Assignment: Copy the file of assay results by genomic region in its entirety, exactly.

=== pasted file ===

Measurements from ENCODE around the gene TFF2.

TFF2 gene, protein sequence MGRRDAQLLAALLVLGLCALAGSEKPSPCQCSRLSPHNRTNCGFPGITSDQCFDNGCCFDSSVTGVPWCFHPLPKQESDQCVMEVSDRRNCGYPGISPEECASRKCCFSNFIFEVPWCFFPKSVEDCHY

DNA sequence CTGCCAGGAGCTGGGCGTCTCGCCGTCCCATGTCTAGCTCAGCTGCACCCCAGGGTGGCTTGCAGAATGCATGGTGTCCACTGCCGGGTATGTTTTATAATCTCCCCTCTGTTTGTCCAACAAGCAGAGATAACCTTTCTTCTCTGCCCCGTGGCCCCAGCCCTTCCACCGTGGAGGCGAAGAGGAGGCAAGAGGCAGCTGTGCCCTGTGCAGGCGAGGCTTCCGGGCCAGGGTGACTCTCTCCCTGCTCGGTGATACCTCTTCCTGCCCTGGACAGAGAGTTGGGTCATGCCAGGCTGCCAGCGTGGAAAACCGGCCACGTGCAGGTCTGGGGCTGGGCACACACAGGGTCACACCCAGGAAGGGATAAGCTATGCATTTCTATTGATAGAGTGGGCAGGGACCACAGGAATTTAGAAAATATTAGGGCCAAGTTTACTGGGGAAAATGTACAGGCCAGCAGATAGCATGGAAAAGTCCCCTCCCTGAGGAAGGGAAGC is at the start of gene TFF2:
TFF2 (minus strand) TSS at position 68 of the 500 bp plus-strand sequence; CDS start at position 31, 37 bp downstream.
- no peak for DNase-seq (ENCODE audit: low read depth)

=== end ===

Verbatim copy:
Measurements from ENCODE around the gene TFF2.

TFF2 gene, protein sequence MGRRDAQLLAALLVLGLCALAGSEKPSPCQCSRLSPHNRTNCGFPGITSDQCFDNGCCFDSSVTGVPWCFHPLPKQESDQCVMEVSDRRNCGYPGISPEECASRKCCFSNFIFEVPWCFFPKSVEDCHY

DNA sequence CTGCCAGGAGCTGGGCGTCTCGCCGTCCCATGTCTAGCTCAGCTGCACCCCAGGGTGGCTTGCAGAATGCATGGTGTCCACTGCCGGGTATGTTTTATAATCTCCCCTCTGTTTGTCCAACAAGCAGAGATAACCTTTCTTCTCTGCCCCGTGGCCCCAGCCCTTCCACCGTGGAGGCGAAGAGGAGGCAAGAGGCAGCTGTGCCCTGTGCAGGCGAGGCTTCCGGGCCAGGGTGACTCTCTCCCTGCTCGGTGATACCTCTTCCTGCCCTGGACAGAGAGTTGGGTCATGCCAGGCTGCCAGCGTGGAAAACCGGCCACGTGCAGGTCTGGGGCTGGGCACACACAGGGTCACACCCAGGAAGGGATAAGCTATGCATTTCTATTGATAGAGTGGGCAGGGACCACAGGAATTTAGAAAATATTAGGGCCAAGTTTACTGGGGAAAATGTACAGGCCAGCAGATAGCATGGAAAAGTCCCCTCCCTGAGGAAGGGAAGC is at the start of gene TFF2:
TFF2 (minus strand) TSS at position 68 of the 500 bp plus-strand sequence; CDS start at position 31, 37 bp downstream.
- no peak for DNase-seq (ENCODE audit: low read depth)